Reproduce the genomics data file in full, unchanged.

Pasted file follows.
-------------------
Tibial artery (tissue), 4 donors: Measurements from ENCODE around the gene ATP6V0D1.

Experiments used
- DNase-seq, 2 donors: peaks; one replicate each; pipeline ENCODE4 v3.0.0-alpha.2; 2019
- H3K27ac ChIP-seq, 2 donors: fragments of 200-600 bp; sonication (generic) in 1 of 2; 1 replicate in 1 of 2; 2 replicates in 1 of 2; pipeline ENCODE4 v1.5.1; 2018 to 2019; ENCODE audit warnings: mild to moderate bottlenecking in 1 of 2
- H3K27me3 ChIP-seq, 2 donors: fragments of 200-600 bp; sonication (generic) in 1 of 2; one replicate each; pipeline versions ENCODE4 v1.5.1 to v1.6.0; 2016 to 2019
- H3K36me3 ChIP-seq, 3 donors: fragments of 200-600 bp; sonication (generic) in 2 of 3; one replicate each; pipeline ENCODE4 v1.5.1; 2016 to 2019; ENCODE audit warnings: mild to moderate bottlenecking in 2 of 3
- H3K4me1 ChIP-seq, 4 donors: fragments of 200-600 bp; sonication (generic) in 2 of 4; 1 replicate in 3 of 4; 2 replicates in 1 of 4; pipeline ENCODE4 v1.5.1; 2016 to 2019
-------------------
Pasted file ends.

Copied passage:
Tibial artery (tissue), 4 donors: Measurements from ENCODE around the gene ATP6V0D1.

Experiments used
- DNase-seq, 2 donors: peaks; one replicate each; pipeline ENCODE4 v3.0.0-alpha.2; 2019
- H3K27ac ChIP-seq, 2 donors: fragments of 200-600 bp; sonication (generic) in 1 of 2; 1 replicate in 1 of 2; 2 replicates in 1 of 2; pipeline ENCODE4 v1.5.1; 2018 to 2019; ENCODE audit warnings: mild to moderate bottlenecking in 1 of 2
- H3K27me3 ChIP-seq, 2 donors: fragments of 200-600 bp; sonication (generic) in 1 of 2; one replicate each; pipeline versions ENCODE4 v1.5.1 to v1.6.0; 2016 to 2019
- H3K36me3 ChIP-seq, 3 donors: fragments of 200-600 bp; sonication (generic) in 2 of 3; one replicate each; pipeline ENCODE4 v1.5.1; 2016 to 2019; ENCODE audit warnings: mild to moderate bottlenecking in 2 of 3
- H3K4me1 ChIP-seq, 4 donors: fragments of 200-600 bp; sonication (generic) in 2 of 4; 1 replicate in 3 of 4; 2 replicates in 1 of 4; pipeline ENCODE4 v1.5.1; 2016 to 2019